This was a prompt, given to me by SpicyWolfsbane! (We had no ideas, so this arose). My phrase was "Who has not asked himself at some time or other: am I a monster or is this what it means to be a person?" and the situation was "During class, drawing eyes on the parchment". I think it turned out pretty well! Who knows, it might extend into something more ;)

Here is a riddle, to guess, if you can:
What makes a monster?
And what makes a man?
Alan Menken/Steven Schwartz "The Bells of Notre Dame" [The Hunchback of Notre Dame Soundtrack}

It was History of Magic, and no one was paying attention. Not even top of the class student, Severus Snape. He was writing, but he wasn't glancing up or looking around at all. James Potter had been ("Quite unfortunately," as the other Marauders put it) sitting next to Severus during this class. James glanced over at what Severus was writing. He wasn't writing at all, James noticed. He was drawing eyes all over his parchment. They were very good, but slightly unsettling, because he drew them all looking at James. James took out some of his own parchment and wrote on the top, What did you do that for? He passed it to Severus, who read it quickly, and wrote back. Severus slid the paper back over.

James read it, and it said Do what? in spidery handwriting. James glanced at him, and he was still drawing.

Draw all of them looking at me. James passed it over.

You say that as if people don't already stare at you all day, Potter. Pass.

They do not.

You've got flocks of girls all around you, Potter. How could you not notice their staring? James sort of gaped at this sentence. Oh, he was well aware of the many girls who had a crush on him, but he had never paid much attention. He was only really staring at one person, and that was the one next to him. He wasn't staring out of admiration particularly, but he was because he was puzzled. Severus Snape was an enigma to him. Every time that James and his friends hurt him or pranked him, he just got back up and brushed it off as if nothing happened. He knew it had to have some sort of effect on him, because Severus didn't walk quite right and he was always sort of shrunken back, as if he was expecting an attack from anywhere.

It sort of saddened James at how Severus seemed to be used to it at this point. He knew it was wrong to continue going after him like he was, but James couldn't really figure out how to without causing extreme confusion in the Gryffindor house.

Because I'm not looking at them. Slide. Severus looked at it, and James noticed his eyes widening. He wrote a fast reply, and gave the paper back to James.


I was never looking at them.

Because you're looking at Lily. James looked a little confused, because how could Severus not notice he was looking at him and not Lily?

No, I was looking at you.

Severus felt like his heart stopped when he read what James wrote. James? Looking at...him? It couldn't have been possible. Severus was driving himself up the wall with...whatever his feelings were, and couldn't believe that there was a possibility of them being reciprocated. He questioned his morals every time he even glanced at James Potter. Why would he fall for his tormentor, his bully, this way? Why would he fall for the biggest prick in school? Severus had begun thinking there was something wrong with him, or that he was somehow twisted. There had to be a different explanation to this.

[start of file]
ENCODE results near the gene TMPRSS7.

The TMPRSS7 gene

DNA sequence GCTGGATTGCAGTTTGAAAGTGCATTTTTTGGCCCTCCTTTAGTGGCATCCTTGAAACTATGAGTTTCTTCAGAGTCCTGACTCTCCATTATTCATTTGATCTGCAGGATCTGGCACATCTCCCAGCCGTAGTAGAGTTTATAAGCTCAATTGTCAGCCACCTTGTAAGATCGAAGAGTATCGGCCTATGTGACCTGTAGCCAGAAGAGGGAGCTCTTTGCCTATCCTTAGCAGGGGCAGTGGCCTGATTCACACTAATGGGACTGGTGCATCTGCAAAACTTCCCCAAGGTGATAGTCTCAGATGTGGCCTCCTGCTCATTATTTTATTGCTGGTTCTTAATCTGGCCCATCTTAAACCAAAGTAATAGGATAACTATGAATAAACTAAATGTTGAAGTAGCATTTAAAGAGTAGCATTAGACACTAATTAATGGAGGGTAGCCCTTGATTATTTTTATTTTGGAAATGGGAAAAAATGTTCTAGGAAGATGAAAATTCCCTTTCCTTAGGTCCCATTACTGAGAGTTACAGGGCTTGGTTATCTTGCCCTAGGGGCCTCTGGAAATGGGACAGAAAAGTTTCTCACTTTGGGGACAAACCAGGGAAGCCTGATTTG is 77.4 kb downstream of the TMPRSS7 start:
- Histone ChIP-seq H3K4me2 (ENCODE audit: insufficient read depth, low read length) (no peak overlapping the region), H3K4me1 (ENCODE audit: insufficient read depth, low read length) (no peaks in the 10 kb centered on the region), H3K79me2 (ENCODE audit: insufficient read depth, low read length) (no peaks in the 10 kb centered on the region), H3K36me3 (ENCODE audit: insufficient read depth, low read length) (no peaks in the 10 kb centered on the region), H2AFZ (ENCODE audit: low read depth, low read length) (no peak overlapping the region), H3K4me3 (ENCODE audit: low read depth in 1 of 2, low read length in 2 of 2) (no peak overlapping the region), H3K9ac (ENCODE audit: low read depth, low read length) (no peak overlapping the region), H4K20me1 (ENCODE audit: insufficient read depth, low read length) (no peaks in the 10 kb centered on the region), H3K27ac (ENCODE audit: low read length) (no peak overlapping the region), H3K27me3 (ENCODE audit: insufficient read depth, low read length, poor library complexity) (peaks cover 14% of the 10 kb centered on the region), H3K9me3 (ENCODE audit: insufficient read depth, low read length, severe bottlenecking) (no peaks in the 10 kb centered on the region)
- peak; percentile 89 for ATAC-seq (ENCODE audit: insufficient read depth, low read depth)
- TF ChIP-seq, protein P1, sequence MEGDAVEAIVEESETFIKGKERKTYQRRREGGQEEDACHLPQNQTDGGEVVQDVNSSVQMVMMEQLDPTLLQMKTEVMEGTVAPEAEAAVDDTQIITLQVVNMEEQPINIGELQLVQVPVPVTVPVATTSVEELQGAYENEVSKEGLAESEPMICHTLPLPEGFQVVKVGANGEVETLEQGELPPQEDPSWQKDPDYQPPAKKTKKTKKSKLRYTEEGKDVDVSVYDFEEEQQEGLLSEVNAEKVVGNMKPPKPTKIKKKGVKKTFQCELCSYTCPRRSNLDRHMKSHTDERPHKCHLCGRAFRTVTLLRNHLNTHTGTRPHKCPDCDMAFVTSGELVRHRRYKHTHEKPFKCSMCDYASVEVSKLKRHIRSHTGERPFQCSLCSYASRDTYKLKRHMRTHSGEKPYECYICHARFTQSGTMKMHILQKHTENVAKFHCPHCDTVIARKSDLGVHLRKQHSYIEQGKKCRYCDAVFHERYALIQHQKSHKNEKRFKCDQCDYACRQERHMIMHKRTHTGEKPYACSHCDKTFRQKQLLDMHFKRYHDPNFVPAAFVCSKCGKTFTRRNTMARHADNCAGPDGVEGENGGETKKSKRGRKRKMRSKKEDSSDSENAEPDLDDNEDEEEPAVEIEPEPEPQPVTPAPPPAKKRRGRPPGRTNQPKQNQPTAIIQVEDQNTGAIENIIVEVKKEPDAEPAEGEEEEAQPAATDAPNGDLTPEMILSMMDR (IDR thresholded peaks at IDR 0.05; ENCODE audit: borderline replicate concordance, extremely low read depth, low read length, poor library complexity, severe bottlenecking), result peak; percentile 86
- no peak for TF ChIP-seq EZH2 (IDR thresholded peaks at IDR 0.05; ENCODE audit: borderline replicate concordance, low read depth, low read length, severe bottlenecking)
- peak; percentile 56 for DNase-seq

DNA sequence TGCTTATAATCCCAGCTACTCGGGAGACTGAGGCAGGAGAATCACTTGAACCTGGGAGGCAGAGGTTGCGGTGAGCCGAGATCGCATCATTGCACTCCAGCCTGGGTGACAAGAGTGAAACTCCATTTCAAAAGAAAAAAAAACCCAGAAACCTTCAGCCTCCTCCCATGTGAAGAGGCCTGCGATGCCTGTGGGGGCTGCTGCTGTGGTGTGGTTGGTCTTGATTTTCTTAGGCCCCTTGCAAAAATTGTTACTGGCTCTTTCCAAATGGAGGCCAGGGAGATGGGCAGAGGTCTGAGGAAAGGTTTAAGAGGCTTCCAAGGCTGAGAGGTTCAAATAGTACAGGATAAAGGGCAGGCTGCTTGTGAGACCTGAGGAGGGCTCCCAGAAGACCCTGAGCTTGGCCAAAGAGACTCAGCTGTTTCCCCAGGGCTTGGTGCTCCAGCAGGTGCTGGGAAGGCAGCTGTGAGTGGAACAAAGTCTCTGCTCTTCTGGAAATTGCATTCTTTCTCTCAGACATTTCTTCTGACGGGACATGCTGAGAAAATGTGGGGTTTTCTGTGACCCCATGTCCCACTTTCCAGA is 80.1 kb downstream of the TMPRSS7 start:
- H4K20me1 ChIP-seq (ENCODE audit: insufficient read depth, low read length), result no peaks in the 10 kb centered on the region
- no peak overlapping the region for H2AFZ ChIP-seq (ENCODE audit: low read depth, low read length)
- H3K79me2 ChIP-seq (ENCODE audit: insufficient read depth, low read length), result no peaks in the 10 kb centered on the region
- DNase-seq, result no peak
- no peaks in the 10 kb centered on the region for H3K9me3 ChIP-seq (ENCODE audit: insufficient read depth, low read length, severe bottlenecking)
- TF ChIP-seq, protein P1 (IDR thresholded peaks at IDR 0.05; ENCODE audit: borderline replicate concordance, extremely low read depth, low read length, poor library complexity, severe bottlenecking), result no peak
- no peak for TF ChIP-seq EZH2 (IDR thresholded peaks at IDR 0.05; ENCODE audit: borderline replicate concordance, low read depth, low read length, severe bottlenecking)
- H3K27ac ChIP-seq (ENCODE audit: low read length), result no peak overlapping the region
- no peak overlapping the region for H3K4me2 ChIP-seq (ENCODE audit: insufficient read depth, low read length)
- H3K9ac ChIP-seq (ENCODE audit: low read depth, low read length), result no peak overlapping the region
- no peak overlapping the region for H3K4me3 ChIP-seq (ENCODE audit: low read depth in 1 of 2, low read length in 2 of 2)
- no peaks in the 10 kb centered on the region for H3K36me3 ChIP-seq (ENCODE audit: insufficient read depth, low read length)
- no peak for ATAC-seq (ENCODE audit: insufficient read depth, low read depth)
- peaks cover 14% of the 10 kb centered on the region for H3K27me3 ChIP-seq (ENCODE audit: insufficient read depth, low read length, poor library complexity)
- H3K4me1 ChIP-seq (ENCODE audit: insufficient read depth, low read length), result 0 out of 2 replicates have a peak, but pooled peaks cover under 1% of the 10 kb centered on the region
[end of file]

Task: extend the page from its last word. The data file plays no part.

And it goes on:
James wrote back quickly. Yes. I've only ever been looking at you.

Is this some sort of sick joke?

James sort of expected that, but it still hurt slightly when he read it.

Why do you think that?

James wasn't sure he was ready for the answer when it finally came.

Everything you've always done to me was a joke, Potter. What do you think? Have you actually truly looked at me? No one has, no one's made that mistake. I suggest keeping your eyes on Lily or on someone else, I doubt you'd find any answers or whatever you're looking for.

James wasn't sure what to say to this. It wasn't a joke, but James wasn't sure how he'd convince Severus of that. James just wanted to know more about him, because he had always wondered. He wanted to know why Severus walked the way he did, he wanted to know why he scratched out things and rewrote instructions in their textbooks, he wanted to know whether Severus ever had glasses or if he ever needed them, he just, for some strange reason, wanted to know anything and everything.

It isn't a joke. How can I convince you of this?

James received a surprisingly fast reply.

I'm not sure you can.

But James already had his own ideas.

Two weeks had passed, and Severus hadn't gotten so much as a shove from any of the Marauders. It was odd. Even though Severus was beyond grateful for that, he couldn't help wondering if something bigger was going to come along and give him a rude awakening. For a strange reason, the Marauders had avoided him all together, and had stopped any antics directed at him. Severus was confused for a while until he realized one day:

Was this James trying to convince him that the notes two weeks ago weren't jokes?

Severus then walked to his next class, Transfiguration, quickly, and took a seat. He knew his year Gryffindors were coming in after him, so he wrote a note out quickly. He put a spell on it to appear in whichever seat James chose, and to only appear when it was James who sat there. Class was about to begin, and Severus spelled the note away.

When James sat down in Transfiguration after the Slytherins left, he felt a piece of paper drop into his lap. He unfolded it, and recognized the spidery handwriting at once.

Thank you for convincing me.

James couldn't stop smiling for the rest of the class.